The minimal FLASH sparing effect needed to compensate the increase of radiobiological damage due to hypofractionation for late-reacting tissues.


Serval ID
Article: article from journal or magazin.
The minimal FLASH sparing effect needed to compensate the increase of radiobiological damage due to hypofractionation for late-reacting tissues.
Medical physics
Böhlen T.T., Germond J.F., Bourhis J., Bailat C., Bochud F., Moeckli R.
2473-4209 (Electronic)
Publication state
Issued date
Publication types: Journal Article
Publication Status: ppublish
Normal tissue (NT) sparing by ultra-high dose rate (UHDR) irradiations compared to conventional dose rate (CONV) irradiations while being isotoxic to the tumor has been termed "FLASH effect" and has been observed when large doses per fraction (d ≳ 5 Gy) have been delivered. Since hypofractionated treatment schedules are known to increase toxicities of late-reacting tissues compared to normofractionated schedules for many clinical scenarios at CONV dose rates, we developed a formalism based on the biologically effective dose (BED) to assess the minimum magnitude of the FLASH effect needed to compensate the loss of late-reacting NT sparing when reducing the number of fractions compared to a normofractionated CONV treatment schedule while remaining isoeffective to the tumor.
By requiring the same BED for the tumor, we derived the "break-even NT sparing weighting factor" W <sub>BE</sub> for the linear-quadratic (LQ) and LQ-linear (LQ-L) models for an NT region irradiated at a relative dose r (relative to the prescribed dose per fraction d to the tumor). W <sub>BE</sub> was evaluated numerically for multiple values of d and r, and for different tumor and NT α/β-ratios. W <sub>BE</sub> was compared against currently available experimental data on the magnitude of the NT sparing provided by the FLASH effect for single fraction doses.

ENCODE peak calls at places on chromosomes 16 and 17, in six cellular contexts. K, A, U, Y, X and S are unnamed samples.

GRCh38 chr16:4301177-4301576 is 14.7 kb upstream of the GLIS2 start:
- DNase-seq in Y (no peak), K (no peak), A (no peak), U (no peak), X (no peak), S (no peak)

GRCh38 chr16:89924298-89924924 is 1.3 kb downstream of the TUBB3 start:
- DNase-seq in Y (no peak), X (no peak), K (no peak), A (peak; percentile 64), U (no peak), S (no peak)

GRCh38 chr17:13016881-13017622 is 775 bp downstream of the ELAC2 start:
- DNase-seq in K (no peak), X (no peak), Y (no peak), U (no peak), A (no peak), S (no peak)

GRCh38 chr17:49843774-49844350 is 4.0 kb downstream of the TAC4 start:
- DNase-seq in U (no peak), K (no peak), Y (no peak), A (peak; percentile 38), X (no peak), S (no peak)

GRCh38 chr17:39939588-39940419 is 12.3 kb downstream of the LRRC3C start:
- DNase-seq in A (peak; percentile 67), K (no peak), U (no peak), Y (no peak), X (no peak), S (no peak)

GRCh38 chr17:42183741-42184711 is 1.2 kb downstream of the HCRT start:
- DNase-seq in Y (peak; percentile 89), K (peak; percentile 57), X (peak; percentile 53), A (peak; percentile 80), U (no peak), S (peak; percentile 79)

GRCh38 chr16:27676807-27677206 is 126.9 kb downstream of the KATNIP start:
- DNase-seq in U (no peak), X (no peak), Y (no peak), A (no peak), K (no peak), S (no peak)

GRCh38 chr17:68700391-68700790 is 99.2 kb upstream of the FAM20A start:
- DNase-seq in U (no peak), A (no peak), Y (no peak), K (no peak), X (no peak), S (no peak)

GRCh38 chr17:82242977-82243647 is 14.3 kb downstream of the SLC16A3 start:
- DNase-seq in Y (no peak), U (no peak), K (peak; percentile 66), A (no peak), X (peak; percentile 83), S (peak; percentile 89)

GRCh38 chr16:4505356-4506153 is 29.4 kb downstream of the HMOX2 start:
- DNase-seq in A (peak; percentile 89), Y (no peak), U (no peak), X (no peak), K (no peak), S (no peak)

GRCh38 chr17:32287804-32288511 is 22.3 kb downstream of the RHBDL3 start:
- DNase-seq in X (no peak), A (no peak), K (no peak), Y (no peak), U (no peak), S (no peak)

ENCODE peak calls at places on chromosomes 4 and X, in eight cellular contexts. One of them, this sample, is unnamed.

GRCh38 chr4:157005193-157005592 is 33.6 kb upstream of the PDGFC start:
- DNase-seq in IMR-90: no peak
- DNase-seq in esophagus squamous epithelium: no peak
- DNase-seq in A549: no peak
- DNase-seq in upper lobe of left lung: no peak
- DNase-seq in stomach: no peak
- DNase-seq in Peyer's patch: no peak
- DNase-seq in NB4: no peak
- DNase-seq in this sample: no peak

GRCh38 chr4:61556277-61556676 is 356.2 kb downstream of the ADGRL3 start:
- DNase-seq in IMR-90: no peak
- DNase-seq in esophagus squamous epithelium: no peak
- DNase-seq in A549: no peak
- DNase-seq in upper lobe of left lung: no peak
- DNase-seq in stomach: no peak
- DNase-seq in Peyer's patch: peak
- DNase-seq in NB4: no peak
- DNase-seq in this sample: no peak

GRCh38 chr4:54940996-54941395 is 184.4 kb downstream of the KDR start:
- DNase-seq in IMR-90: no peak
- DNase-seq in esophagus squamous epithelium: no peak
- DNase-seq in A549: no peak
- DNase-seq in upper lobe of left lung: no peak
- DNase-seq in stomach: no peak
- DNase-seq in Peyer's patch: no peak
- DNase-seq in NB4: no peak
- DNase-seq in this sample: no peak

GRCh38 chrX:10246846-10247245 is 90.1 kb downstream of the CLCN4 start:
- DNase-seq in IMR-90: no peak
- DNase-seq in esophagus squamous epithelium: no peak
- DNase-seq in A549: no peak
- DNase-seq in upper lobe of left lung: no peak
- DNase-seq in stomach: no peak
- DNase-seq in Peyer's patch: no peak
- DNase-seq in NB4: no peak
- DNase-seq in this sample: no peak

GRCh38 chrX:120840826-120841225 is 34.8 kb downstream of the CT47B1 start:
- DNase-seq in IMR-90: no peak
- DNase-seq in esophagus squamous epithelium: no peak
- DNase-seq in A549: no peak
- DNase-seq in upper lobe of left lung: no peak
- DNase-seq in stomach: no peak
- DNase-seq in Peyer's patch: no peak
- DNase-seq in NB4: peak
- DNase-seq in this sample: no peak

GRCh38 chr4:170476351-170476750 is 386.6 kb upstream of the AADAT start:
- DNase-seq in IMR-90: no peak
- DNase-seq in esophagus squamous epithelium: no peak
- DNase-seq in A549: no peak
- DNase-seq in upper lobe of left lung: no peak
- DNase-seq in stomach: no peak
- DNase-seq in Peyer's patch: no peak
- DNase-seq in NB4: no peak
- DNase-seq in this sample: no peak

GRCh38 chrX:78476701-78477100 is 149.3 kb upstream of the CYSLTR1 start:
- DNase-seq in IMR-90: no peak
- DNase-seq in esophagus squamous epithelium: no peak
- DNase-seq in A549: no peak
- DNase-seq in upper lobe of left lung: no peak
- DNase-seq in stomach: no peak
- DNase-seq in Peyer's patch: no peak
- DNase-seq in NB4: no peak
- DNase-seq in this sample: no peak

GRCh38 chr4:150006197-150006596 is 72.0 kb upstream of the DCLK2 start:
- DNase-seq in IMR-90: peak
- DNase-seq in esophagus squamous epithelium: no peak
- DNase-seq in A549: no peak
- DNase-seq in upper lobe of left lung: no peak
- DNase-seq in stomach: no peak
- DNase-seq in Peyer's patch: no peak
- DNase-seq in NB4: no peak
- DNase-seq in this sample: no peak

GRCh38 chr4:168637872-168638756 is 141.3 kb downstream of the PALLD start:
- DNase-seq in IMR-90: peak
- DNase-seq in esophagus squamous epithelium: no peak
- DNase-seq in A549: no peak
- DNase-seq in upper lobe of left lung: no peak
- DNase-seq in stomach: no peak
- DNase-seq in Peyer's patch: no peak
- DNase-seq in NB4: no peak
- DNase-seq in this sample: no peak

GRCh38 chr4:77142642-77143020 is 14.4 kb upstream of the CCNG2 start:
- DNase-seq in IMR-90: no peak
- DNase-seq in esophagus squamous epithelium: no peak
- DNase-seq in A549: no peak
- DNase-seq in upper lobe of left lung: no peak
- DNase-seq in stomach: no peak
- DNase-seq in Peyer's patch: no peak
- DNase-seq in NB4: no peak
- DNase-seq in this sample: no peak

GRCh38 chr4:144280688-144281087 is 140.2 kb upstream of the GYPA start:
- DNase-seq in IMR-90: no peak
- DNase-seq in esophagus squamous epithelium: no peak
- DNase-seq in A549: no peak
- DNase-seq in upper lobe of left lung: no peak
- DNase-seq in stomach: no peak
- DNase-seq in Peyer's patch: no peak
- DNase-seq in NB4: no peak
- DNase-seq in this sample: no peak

For many clinically relevant scenarios, W <sub>BE</sub> decreases steeply initially for d > 2 Gy for late-reacting tissues with (α/β) <sub>NT</sub> ≈ 3 Gy, implying that a significant NT sparing by the FLASH effect (between 15% and 30%) is required to counteract the increased radiobiological damage experienced by late-reacting NT for hypofractionated treatments with d < 10 Gy compared to normofractionated treatments that are equieffective to the tumor. When using the LQ model with generic α/β-ratios for tumor and late-reacting NT of (α/β) <sub>T</sub> = 10 Gy and (α/β) <sub>NT</sub> = 3 Gy, respectively, most currently available experimental evidence about the magnitude of NT sparing by the FLASH effect suggests no net NT sparing benefit for hypofractionated FLASH radiotherapy (RT) in the high-dose region when compared with W <sub>BE</sub> . Instead, clinical indications with more similar α/β-ratios of the tumor and dose-limiting NT toxicities [i.e., (α/β) <sub>T</sub> ≈ (α/β) <sub>NT</sub> ], such as prostate treatments, are generally less penalized by hypofractionated treatments and need consequently smaller magnitudes of NT sparing by the FLASH effect to achieve a net benefit. For strongly hypofractionated treatments (>10-15 Gy/fraction), the LQ-L model predicts, unlike the LQ model, a larger W <sub>BE</sub> suggesting a possible benefit of strongly hypofractionated FLASH RT, even for generic α/β-ratios of (α/β) <sub>T</sub> = 10 Gy and (α/β) <sub>NT</sub> = 3 Gy. However, knowledge on the isoeffect scaling for high doses per fraction (≳10 Gy/fraction) and its modeling is currently limited and impedes accurate and reliable predictions for such strongly hypofractionated treatments.
We developed a formalism that quantifies the minimal NT sparing by the FLASH effect needed to compensate for hypofractionation, based on the LQ and LQ-L models. For a given hypofractionated UHDR treatment scenario and magnitude of the FLASH effect, the formalism predicts if a net NT sparing benefit is expected compared to a respective normofractionated CONV treatment.
Male, Humans, Dose Fractionation, Radiation, Radiation Dose Hypofractionation, Radiobiology, Neoplasms, Radiotherapy Planning, Computer-Assisted, BED, FLASH effect, LQ model, LQ-L model, hypofractionation
Web of science
Create date
24/08/2022 8:57
Last modification date
05/01/2023 6:48
Usage data